Over 90,000 Winning Belmont Stakes Tickets Never Cashed Out for Triple Crown Race

American Pharoah after Winning the Triple Crown__1433893799_159.118.232.73

American Won the Belmont Stakes by 5 and 1/2 Lengths

Gamblers at the Belmont Stakes left behind $315,829 in winnings, because they did not cashed winning tickets on Saturday. Bookmakers believe the bulk of those uncashed tickets were kept for the sake of memorabilia, after American Pharoah became the first thoroughbred in 37 years to win the Triple Crown.

This was historical, something you haven’t had in a long time,” said ESPN business reporter Darren Rovell. The last time a horse won the Triple Crown was in 1978, when Affirmed bested Alydar in a photo finish.

Since then, 13 horses had won the first two legs of the Triple Crown, but failed to win the Belmont Stakes. As the long drought continued, the chase became bigger with each succeeding year. American Pharaoh is thus one of the heroes of American sport at the moment. Those associated with the thoroughbred are also being celebrated.

To win the Triple Crown of horse racing, one 3-year old horse must win the Kentucky Derby, Preakness, and Belmont Stakes. Those races take place from April to June ever year, usually over the course of 6 to 7 weeks. All three courses have different length tracks and different race conditions in 3 different states. Each field of horses is slightly different and the Belmont Stakes often has long-race specialists rested for the last leg of the feat.

90,237 Tickets Never Cashed

John Durso Jr., a spokesman for the Belmont Stakes, said that 94,128 2-dollar tickets were purchased at Belmont Park and Aqueduct Racetrack, which are controlled by the same company. Of the 94,128 $2 tickets sold, 90,237 tickets were never cashed out. Each of those ticket was worth $3.50 apiece, but that would account for only $315,829 of the lost winnings.

Many of those gamblers are likely to have placed their betting slip back into their pockets, to hold as a keepsake in their own sports memorabilia collection. The bulk of the uncashed tickets likely are to remain in private stashes.

Selling Tickets on eBay

Some enterprising horse bettors are selling their tickets on eBay, where such tickets are selling for $20 to $30. Other sellers bought up many of the cheapest Belmont Stakes gambling tickets. One seller is selling a lot of 500 such tickets. Another is selling 150 tickets in a lot.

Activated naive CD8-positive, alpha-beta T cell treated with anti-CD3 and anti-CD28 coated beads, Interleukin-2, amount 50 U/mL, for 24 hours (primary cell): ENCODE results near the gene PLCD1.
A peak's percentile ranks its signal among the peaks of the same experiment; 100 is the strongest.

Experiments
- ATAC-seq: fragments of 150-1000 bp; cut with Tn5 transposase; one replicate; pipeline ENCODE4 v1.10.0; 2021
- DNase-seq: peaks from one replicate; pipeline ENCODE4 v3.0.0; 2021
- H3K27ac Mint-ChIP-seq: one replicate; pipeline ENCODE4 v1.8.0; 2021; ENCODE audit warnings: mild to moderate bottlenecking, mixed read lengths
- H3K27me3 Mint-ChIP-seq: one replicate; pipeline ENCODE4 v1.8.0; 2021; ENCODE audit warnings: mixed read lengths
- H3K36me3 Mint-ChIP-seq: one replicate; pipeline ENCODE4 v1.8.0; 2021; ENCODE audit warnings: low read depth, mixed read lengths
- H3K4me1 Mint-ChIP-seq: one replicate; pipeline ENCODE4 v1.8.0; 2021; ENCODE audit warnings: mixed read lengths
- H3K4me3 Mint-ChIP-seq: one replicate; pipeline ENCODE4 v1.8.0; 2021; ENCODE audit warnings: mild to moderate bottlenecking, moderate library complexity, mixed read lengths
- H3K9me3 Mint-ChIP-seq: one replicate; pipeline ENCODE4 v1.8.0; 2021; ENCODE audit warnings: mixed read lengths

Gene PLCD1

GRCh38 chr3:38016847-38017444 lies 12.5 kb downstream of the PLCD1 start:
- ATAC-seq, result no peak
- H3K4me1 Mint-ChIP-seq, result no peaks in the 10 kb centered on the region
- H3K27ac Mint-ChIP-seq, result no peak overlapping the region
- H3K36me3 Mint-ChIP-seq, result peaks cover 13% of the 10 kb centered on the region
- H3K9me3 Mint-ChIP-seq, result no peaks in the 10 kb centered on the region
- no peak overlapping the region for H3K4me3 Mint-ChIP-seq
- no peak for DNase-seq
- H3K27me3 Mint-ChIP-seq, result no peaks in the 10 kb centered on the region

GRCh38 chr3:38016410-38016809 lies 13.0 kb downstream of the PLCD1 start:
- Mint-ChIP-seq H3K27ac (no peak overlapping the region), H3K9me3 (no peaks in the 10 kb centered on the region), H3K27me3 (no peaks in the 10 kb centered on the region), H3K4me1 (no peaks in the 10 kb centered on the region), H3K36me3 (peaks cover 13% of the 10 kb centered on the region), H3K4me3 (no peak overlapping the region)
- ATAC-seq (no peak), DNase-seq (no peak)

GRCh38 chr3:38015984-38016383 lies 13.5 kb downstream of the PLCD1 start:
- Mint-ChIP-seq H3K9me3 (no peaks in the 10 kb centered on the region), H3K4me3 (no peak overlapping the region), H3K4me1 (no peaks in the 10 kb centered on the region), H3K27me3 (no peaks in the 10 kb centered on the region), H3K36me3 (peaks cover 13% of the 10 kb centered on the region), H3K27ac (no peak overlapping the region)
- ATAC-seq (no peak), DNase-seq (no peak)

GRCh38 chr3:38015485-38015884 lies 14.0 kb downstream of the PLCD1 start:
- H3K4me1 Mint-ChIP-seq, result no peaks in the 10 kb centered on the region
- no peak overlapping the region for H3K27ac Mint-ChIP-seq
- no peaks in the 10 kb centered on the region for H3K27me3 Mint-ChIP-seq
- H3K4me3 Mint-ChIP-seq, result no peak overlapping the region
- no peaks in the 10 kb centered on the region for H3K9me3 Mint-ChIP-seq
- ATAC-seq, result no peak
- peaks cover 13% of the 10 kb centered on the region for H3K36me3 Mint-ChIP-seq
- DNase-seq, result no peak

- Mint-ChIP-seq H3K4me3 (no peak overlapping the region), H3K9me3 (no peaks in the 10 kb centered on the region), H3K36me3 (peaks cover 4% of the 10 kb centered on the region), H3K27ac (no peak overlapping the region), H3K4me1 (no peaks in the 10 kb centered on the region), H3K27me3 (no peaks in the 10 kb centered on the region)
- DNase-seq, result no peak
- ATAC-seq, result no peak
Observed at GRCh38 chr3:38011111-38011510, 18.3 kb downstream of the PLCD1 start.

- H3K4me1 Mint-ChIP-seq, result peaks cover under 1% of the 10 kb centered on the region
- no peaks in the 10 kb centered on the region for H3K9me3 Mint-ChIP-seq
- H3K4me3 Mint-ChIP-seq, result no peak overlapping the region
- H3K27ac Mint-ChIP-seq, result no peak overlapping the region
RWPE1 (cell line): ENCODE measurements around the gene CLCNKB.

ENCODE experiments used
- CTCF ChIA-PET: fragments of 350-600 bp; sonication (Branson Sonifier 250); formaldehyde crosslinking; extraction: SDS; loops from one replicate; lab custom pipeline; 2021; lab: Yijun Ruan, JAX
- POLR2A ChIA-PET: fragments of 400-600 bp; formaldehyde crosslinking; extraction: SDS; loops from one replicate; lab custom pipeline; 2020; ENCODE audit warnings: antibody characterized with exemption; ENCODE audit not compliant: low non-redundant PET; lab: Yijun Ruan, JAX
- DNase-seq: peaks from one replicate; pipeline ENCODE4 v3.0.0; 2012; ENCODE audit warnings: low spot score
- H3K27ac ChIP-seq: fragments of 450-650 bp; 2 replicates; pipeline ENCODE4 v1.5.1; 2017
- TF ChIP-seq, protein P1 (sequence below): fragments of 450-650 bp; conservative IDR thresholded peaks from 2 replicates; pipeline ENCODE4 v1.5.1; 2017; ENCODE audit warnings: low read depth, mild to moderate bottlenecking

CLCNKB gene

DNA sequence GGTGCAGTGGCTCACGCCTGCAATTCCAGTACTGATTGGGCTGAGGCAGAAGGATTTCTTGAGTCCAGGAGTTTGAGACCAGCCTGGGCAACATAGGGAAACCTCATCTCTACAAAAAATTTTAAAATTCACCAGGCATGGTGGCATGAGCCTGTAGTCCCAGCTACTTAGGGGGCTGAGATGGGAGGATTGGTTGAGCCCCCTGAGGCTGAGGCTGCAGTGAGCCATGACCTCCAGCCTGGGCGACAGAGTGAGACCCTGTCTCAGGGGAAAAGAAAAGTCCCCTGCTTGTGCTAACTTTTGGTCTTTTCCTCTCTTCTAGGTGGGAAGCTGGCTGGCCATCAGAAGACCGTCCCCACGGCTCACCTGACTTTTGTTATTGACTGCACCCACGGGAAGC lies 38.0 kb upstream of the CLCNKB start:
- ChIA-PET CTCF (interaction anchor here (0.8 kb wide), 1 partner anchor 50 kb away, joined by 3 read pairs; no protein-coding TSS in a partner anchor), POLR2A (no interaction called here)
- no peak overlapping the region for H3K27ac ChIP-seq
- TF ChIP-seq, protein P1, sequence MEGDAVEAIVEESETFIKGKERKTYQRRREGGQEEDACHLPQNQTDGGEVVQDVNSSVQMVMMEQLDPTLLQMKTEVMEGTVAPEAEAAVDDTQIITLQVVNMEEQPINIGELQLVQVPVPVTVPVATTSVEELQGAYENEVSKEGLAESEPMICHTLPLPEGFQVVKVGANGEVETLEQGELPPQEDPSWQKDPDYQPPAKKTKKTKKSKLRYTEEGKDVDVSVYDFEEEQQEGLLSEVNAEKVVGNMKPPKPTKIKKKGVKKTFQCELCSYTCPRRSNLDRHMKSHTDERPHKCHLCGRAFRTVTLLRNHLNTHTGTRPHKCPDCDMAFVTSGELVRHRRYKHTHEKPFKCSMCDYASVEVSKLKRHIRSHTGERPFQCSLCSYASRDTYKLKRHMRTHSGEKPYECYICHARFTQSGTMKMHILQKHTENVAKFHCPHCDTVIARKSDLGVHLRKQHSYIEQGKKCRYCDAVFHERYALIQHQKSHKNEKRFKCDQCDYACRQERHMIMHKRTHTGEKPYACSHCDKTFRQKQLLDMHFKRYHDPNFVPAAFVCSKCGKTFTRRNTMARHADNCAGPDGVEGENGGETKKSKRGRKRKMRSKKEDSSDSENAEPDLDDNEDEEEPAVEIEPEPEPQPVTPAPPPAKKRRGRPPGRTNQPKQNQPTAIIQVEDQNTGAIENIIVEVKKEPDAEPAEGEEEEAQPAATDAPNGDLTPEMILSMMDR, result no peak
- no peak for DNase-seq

Among the uncashed tickets being sold for auction on eBay, most of the news coverage has been about the $2 tickets are being sold. Those tickets do not include bets made at NYRA Rewards, which pays winnings immediately.

Secretariat and Seattle Slew

Darren Rovell told ESPN Online, “This has been fashionable in the past.

Tickets for the Triple Crown wins of Secretariat (1973) and Seattle Slew (1977) sold for big money on the collectors market.

Rovell said that the tickets are simply worth more to collectors than the cash-in price. He said, “Whether you want to keep it for your memory or resell it, it’s worth ten times more than if you cash it in. So people are making good bets.”

One Year to Cash Them Out

Gamblers have until March 31, 2016 to cash in the $3.50 at the racetrack. If the tickets are not cashed by that time, the money goes to the state of New York (not Belmont Park).

Darren Rovell says that he sees little chance of the tickets maintaining their value of $20 to $30 on the online auction sites. He compared the 90,000+ tickets kept to the flood of investment in the comic book industry in the 1980s and 1990s, which led to a collapse in book prices.

Rovell said, “Everything is based on scarcity. If everyone has the same idea, like everyone gets into real estate, that’s what leads to a bubble.

Horse Racing Notes

Trainer Bob Baffert had brought 3 previous horses to Belmont Park with a chance to win the Triple Crown: Silver Charm (1997), Real Quiet (1998), and War Emblem (2004). In each case, he was disappointed in the New York leg of the chase. Despite having won four Kentucky Derbies, six Preakness Stakes, and two Belmont Stakes, this is the crowning achievement for the Hall of Fame trainer.

The same can be said of Victor Espinoza, the jockey who rode American Pharoah in all three races. Espinoza rode War Emblem and California Chrome (2014) in their respective chases for the Triple Crown, but similarly had fallen short of the elusive achievement. Now, the 43-year old native of Tulancingo, Mexico has the biggest moment of his storied career.

Of course, owner Ahmed Zayat and the Zayat Stables now have their claim to fame. The Egyptian-American Ahmed Zayat made his fortune selling beer in Egypt. When he founded Zayat Stables in 2005, he wanted to make his mark as an owner of racehorses, though. American Pharaoh is now the most famous racehorse of the past 4 decades, whose siring fees are likely to set records.